Like two US presidents before him, Donald Trump could temporarily hand over power to his vice president should he become incapacitated, for example while undergoing a medical procedure as treatment for the coronavirus. Under Section 3 of the US Constitution's 25th Amendment, Trump could declare in writing his inability to discharge his duties. Vice President Mike Pence would become acting president, although Trump would remain in office. The president would regain his powers by declaring in writing that he is again ready to discharge them.
SECTION 3 PRECEDENTS
- On July 13, 1985, president Ronald Reagan elected to have a precancerous lesion removed after it was discovered during a colonoscopy. Vice President George HW Bush was acting president for nearly eight hours.
- On June 29, 2002, President G W Bush invoked Section 3, temporarily transferring his powers to vice president Dick Cheney before undergoing a colonoscopy. Cheney was acting president from 7:09 am to 9:24 am.
Under Section 4, the VP and a majority of either Cabinet officials or "such other body as Congress may by law provide" can inform leaders in the two houses of Congress that the president "is unable to discharge the powers and duties of his office". In such a case, the VP takes over as acting president. The president resumes office after informing the same two congressional leaders "that no inability exists" unless the Cabinet officials or other body declare otherwise. Congress then must assemble within 48 hours to decide the issue. If two-thirds of the members of both chambers decide that the president is unable to discharge the duties of office, the VP remains acting president until after the next scheduled presidential election. Otherwise, the president resumes office.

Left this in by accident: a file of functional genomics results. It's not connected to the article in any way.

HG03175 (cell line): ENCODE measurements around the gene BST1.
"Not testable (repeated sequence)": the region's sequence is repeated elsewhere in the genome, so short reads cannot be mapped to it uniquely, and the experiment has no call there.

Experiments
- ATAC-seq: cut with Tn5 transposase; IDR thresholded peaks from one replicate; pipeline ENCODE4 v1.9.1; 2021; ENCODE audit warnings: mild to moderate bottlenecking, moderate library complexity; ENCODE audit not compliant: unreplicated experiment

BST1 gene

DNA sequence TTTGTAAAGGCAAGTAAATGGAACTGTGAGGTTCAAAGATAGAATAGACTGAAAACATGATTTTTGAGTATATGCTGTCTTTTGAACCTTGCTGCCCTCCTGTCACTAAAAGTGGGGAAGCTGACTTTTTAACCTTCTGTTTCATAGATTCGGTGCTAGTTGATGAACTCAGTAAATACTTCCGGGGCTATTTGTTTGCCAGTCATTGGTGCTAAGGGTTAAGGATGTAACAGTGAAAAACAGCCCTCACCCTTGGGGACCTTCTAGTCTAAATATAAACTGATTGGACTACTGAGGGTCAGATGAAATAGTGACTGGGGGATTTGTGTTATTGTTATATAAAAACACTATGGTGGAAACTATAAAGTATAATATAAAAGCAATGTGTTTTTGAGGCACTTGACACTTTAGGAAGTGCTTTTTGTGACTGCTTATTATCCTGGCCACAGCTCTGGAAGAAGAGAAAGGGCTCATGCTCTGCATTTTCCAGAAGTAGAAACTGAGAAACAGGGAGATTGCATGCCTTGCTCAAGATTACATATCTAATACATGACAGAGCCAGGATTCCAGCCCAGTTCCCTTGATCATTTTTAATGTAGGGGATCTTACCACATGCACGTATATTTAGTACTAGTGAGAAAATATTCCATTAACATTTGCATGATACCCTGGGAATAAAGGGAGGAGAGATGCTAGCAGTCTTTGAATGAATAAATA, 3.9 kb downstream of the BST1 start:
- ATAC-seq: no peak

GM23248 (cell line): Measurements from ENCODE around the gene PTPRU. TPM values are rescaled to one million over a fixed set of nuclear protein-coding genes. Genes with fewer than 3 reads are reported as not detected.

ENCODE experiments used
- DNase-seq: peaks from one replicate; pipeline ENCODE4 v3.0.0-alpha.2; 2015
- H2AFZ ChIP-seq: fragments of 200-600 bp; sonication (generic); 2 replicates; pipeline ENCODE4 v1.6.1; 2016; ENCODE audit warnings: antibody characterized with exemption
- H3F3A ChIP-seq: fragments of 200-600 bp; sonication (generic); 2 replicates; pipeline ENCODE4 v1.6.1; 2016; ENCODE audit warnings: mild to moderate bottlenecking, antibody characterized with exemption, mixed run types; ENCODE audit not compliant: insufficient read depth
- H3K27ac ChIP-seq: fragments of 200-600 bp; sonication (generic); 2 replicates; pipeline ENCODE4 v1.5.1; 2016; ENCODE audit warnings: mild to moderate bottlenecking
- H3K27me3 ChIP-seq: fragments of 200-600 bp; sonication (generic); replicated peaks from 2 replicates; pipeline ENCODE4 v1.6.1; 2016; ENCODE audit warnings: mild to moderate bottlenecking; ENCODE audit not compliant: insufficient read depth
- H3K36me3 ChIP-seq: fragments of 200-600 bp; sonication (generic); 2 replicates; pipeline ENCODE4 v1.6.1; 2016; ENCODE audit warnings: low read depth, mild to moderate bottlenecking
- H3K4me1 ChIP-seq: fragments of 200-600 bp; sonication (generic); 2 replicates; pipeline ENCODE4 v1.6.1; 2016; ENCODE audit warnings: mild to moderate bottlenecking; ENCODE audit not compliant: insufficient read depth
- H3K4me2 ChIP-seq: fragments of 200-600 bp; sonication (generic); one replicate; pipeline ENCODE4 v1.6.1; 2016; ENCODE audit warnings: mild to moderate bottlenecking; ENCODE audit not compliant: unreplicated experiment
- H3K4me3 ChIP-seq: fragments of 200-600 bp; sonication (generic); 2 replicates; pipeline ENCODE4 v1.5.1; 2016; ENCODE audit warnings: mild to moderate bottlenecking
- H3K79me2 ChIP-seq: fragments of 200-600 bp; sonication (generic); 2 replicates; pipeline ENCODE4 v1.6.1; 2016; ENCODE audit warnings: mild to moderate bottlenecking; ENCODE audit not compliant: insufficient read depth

What if Pence gets sick too?
Under the Presidential Succession Act - passed in 1947 - if both Trump and Pence were incapacitated, Democrat House Speaker Nancy Pelosi would step in.